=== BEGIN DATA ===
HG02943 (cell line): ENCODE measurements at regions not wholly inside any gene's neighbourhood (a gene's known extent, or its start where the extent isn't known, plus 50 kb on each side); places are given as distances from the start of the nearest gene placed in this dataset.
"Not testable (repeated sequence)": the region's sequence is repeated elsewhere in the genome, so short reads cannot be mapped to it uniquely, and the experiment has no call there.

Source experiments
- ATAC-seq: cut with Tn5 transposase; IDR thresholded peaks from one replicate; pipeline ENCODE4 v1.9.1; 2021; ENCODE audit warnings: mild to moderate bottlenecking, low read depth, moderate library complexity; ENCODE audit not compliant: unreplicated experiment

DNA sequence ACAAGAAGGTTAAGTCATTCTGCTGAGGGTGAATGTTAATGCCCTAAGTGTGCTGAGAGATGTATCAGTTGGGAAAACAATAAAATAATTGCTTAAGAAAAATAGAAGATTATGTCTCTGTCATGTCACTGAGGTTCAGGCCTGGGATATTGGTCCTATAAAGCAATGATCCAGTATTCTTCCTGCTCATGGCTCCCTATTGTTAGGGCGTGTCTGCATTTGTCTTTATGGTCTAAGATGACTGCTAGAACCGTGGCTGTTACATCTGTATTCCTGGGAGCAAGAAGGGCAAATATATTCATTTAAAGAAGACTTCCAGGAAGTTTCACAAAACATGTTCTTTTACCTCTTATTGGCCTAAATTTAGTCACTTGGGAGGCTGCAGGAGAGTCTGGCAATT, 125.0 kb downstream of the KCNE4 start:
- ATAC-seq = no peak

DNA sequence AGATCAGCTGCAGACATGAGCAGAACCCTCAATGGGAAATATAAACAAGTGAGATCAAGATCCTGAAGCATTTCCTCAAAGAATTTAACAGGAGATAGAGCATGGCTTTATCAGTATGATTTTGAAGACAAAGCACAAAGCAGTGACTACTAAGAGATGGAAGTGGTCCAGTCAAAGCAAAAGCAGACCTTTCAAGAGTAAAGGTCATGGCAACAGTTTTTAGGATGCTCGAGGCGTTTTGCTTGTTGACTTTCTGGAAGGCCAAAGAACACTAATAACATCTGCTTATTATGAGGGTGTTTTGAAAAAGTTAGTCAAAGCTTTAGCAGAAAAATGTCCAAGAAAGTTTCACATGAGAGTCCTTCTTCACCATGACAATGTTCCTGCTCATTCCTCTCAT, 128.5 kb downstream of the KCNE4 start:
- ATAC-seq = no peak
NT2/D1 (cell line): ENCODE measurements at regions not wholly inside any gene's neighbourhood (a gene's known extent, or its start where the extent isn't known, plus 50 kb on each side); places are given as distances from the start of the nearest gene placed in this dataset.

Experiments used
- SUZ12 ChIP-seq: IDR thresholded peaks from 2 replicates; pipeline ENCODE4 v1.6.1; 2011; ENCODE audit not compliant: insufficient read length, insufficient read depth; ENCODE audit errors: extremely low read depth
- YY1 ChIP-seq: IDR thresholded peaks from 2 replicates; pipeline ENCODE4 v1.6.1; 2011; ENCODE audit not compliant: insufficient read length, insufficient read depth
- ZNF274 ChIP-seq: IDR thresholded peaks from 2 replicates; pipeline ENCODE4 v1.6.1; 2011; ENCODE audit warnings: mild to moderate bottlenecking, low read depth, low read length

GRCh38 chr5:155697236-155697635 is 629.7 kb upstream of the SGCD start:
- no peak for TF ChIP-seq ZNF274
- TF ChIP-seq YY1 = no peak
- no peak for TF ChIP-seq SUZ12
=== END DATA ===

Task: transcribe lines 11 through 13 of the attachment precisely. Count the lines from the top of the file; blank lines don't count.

- SUZ12 ChIP-seq: IDR thresholded peaks from 2 replicates; pipeline ENCODE4 v1.6.1; 2011; ENCODE audit not compliant: insufficient read length, insufficient read depth; ENCODE audit errors: extremely low read depth
- YY1 ChIP-seq: IDR thresholded peaks from 2 replicates; pipeline ENCODE4 v1.6.1; 2011; ENCODE audit not compliant: insufficient read length, insufficient read depth
- ZNF274 ChIP-seq: IDR thresholded peaks from 2 replicates; pipeline ENCODE4 v1.6.1; 2011; ENCODE audit warnings: mild to moderate bottlenecking, low read depth, low read length